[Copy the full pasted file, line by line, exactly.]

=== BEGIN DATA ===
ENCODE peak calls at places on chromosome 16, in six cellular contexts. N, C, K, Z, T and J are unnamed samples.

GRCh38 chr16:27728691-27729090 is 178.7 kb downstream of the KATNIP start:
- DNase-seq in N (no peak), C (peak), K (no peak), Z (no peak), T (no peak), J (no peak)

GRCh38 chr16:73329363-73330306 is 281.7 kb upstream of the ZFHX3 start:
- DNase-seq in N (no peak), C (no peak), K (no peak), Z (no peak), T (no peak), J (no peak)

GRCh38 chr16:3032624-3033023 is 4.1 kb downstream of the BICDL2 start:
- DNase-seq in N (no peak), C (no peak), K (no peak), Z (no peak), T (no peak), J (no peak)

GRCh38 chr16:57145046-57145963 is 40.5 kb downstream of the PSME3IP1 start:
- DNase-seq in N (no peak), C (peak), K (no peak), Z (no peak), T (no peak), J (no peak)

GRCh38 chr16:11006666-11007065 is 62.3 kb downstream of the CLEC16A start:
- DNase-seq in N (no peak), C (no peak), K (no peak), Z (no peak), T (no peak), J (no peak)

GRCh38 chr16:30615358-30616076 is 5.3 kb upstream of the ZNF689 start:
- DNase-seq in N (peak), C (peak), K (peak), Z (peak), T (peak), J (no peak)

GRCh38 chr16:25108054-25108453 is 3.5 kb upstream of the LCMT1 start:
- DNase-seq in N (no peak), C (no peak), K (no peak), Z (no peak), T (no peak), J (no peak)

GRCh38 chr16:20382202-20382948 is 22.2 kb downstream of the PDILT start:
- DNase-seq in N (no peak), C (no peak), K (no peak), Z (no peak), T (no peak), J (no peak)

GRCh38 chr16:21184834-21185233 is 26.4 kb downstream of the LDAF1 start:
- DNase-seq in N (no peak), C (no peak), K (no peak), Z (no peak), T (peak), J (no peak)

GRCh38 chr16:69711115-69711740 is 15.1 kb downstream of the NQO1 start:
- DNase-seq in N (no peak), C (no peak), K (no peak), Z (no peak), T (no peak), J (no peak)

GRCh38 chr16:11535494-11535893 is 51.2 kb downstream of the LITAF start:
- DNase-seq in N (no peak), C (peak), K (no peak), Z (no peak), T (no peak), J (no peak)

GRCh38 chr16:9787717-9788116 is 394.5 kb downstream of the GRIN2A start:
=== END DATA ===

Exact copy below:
ENCODE peak calls at places on chromosome 16, in six cellular contexts. N, C, K, Z, T and J are unnamed samples.

GRCh38 chr16:27728691-27729090 is 178.7 kb downstream of the KATNIP start:
- DNase-seq in N (no peak), C (peak), K (no peak), Z (no peak), T (no peak), J (no peak)

GRCh38 chr16:73329363-73330306 is 281.7 kb upstream of the ZFHX3 start:
- DNase-seq in N (no peak), C (no peak), K (no peak), Z (no peak), T (no peak), J (no peak)

GRCh38 chr16:3032624-3033023 is 4.1 kb downstream of the BICDL2 start:
- DNase-seq in N (no peak), C (no peak), K (no peak), Z (no peak), T (no peak), J (no peak)

GRCh38 chr16:57145046-57145963 is 40.5 kb downstream of the PSME3IP1 start:
- DNase-seq in N (no peak), C (peak), K (no peak), Z (no peak), T (no peak), J (no peak)

GRCh38 chr16:11006666-11007065 is 62.3 kb downstream of the CLEC16A start:
- DNase-seq in N (no peak), C (no peak), K (no peak), Z (no peak), T (no peak), J (no peak)

GRCh38 chr16:30615358-30616076 is 5.3 kb upstream of the ZNF689 start:
- DNase-seq in N (peak), C (peak), K (peak), Z (peak), T (peak), J (no peak)

GRCh38 chr16:25108054-25108453 is 3.5 kb upstream of the LCMT1 start:
- DNase-seq in N (no peak), C (no peak), K (no peak), Z (no peak), T (no peak), J (no peak)

GRCh38 chr16:20382202-20382948 is 22.2 kb downstream of the PDILT start:
- DNase-seq in N (no peak), C (no peak), K (no peak), Z (no peak), T (no peak), J (no peak)

GRCh38 chr16:21184834-21185233 is 26.4 kb downstream of the LDAF1 start:
- DNase-seq in N (no peak), C (no peak), K (no peak), Z (no peak), T (peak), J (no peak)

GRCh38 chr16:69711115-69711740 is 15.1 kb downstream of the NQO1 start:
- DNase-seq in N (no peak), C (no peak), K (no peak), Z (no peak), T (no peak), J (no peak)

GRCh38 chr16:11535494-11535893 is 51.2 kb downstream of the LITAF start:
- DNase-seq in N (no peak), C (peak), K (no peak), Z (no peak), T (no peak), J (no peak)

GRCh38 chr16:9787717-9788116 is 394.5 kb downstream of the GRIN2A start: